Science & Technology
Almost daily headlines tell of medical breakthroughs and public health horrors. The public and many journalists seem overwhelmed by the often-conflicting information. To help reporters sort through these thickets, the School offers courses that focus on the basics of epidemiology, multicultural health issues, emerging infectious diseases, chronic diseases, alternative medicine and substance abuse. Students learn the difference between viruses and bacteria, become acquainted health disparities based on ethnicity, gender, and other factors and read peer-reviewed studies to parse claims from pharmaceutical companies, public agencies and advocacy groups.
In addition to offering advanced reporting courses on science and the environment, the Knight Program regularly brings distinguished guests to campus to give public lectures and to work with students in small workshops.
The program has hosted Eric Schlosser, author of "Fast Food Nation;" Bill McKibben, author of "The End of Nature;" ecologist and writer Wendell Berry; environmental activist and writer Vandana Shiva; Nobel biologist and Caltech President Dr. David Baltimore; and Jack Hitt, contributing writer and editor for such publications as The New York Times Magazine, Harper's and "This American Life." Recently, the program has panels and discussions such as, "Closer to Home: Eating from Local Foodsheds ", "Peril and Possibility: What the Next President Will Face, and What Journalists Might Try" with Pulitzer Prize-winning author Ron Suskind, "Feeding a Crisis: the Limits of Industrialized Agriculture," and a discussion with Paul Roberts on his recent book, "The End of Food".
Additional panels and discussions with the school's Knight Professor of Science and Environmental Journalism, Michael Pollan, can be viewed on UCTV's Website.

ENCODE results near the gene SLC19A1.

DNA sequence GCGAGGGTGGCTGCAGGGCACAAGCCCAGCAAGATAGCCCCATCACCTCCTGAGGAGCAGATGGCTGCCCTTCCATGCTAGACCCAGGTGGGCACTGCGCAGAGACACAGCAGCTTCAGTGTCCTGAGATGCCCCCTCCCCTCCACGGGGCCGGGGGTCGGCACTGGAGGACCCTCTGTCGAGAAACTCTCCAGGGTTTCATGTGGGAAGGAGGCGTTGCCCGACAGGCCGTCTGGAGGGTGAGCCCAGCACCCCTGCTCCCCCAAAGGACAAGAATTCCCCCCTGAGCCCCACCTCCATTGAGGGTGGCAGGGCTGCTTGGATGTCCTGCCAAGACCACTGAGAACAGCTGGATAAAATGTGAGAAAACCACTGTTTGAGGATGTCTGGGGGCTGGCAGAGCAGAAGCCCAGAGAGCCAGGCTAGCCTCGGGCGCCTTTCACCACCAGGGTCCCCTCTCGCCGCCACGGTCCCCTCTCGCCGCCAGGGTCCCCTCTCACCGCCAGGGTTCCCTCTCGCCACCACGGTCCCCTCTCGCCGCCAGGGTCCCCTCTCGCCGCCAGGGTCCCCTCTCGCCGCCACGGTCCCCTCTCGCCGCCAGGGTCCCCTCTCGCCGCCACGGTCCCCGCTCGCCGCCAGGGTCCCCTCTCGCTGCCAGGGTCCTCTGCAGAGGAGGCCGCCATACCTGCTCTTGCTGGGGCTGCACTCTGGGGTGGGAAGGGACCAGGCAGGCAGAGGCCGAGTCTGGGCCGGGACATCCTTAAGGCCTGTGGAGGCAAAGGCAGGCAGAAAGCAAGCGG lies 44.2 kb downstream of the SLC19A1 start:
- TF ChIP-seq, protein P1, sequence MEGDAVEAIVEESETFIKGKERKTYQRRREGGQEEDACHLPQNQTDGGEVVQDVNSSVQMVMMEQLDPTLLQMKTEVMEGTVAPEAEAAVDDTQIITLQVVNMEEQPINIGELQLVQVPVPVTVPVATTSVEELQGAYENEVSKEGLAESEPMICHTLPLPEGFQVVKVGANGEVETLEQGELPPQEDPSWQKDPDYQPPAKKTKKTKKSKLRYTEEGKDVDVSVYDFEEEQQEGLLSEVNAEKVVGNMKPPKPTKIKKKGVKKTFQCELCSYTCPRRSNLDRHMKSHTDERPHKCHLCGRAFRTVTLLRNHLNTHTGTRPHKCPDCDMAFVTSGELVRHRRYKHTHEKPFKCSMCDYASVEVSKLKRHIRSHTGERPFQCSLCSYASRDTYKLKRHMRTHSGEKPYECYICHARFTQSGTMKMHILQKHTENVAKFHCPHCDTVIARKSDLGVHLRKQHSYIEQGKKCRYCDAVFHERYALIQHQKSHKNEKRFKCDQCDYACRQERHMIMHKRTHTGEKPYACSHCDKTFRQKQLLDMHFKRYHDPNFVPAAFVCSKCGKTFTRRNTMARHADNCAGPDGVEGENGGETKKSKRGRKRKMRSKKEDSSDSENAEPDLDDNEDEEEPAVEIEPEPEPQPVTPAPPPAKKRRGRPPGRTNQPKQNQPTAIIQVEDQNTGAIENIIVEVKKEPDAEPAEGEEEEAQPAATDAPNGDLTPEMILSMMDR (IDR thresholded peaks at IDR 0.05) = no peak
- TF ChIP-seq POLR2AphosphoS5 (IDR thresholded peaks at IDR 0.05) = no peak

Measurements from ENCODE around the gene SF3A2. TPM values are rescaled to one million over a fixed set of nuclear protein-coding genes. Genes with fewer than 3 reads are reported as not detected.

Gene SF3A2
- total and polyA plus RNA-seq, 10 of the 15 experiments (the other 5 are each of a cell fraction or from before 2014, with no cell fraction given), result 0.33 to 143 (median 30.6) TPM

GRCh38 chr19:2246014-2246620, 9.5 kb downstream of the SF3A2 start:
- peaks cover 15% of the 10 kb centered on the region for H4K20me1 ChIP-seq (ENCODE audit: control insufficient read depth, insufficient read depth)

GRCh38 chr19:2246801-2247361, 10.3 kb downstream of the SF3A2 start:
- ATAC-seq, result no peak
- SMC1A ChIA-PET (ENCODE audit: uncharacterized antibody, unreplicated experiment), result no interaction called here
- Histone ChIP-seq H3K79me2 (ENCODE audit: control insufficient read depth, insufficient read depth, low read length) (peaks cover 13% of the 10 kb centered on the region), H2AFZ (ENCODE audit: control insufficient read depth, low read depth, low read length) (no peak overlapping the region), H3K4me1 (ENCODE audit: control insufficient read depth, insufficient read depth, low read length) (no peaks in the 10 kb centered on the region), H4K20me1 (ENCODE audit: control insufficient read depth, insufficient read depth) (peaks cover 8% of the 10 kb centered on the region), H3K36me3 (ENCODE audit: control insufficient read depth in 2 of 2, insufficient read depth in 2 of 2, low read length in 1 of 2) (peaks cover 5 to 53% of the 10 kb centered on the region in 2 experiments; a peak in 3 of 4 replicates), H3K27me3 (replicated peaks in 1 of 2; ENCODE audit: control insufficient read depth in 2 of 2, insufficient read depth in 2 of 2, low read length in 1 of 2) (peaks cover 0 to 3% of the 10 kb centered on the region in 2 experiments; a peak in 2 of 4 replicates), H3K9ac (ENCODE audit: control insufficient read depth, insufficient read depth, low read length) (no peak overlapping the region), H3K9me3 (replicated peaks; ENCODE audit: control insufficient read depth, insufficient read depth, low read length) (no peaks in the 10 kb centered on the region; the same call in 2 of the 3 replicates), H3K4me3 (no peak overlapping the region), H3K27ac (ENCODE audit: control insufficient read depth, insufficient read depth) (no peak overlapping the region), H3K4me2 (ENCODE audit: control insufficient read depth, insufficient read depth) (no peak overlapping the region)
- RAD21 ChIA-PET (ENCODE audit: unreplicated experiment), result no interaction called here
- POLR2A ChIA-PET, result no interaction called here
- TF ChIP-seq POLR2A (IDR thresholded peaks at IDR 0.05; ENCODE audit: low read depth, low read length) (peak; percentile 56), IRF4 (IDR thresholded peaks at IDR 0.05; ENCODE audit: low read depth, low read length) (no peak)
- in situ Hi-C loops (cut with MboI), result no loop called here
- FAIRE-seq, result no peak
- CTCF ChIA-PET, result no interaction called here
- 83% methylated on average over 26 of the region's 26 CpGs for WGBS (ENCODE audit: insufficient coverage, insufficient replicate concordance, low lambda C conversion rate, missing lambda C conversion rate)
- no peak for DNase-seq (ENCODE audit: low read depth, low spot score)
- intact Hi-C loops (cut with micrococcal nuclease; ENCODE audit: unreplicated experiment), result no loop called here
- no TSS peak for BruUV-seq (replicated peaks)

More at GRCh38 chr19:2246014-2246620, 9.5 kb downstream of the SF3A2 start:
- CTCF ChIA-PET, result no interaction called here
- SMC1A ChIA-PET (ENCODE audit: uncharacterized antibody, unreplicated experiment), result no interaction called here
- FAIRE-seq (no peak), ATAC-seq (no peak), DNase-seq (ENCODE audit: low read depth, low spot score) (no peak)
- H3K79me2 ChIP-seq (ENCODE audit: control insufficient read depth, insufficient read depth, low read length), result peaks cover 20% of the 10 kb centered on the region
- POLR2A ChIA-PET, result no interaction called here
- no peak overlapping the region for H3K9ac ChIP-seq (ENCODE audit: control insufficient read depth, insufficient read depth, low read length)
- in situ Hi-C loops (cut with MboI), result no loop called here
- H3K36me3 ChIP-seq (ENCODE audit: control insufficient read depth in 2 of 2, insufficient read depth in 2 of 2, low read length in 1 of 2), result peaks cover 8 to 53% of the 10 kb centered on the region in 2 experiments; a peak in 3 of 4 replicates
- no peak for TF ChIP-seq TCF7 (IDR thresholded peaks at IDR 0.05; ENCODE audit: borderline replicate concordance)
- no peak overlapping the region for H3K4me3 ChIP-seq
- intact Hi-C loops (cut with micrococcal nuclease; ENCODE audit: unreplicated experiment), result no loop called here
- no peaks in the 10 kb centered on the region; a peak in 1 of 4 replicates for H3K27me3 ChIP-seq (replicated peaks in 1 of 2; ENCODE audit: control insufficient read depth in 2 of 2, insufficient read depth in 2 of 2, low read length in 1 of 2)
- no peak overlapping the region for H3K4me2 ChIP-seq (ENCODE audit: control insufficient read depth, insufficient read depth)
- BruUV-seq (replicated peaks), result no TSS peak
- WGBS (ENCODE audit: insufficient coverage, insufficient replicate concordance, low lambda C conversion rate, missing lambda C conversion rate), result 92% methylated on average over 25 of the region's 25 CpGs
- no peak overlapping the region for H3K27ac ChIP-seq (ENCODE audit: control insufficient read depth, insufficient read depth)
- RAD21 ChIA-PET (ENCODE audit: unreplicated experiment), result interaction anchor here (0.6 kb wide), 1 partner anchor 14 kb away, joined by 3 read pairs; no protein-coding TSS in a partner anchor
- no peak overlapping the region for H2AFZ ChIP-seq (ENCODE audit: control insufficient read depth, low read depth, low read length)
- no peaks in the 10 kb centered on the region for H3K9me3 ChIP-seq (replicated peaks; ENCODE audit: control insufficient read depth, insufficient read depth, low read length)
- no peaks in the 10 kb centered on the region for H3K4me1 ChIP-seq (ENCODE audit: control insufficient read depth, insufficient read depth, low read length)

Working scientists regularly come to the school for brown-bag lunches with students in the program, who get a chance to refine their interviewing skills, build their Rolodexes and deepen their knowledge of particular subject areas. Recent lunch guests have included Ignacio Chapela (who works on genetically modified crops at UC Berkeley), Lynn Rothschild of NASA (on astrobiology), and Alan Weisman (best-selling author of “The World Without Us”).
For the past several years, the Knight Program has sponsored a project with The New York Times Magazine in which students contribute stories on science and technology to an annual special issue on that year's best ideas. The program also offers reporting grants to students working on stories in its subject areas.
This course will provide a basic background for those interested in covering public health and medical issues. It will stress the importance of incorporating a broad social perspective in reporting on stories about health. The course will help students understand the challenges and complexities of the field and will provide tools for developing story ideas and wading through the massive amounts of available information (and disinformation). The class will examine key public health concepts, issues and debates.
Students in this course will learn to report on and think critically about licit and illicit drug production, consumption, regulation, controversies, access and more. We’ll cover how to read scientific studies on drug effectiveness, use and risks; interpret drug policy and its history; “follow the money”; and understand the rules and regulations guiding drug use, restrictions, enforcement and pricing. The class would focus on a series of case studies on drugs that have received national coverage in recent years, including Truvada, crack cocaine, meth, marijuana, Sovaldi, the MMR vaccine, and others.
December 3rd at 8:59 pm PST
Application available September.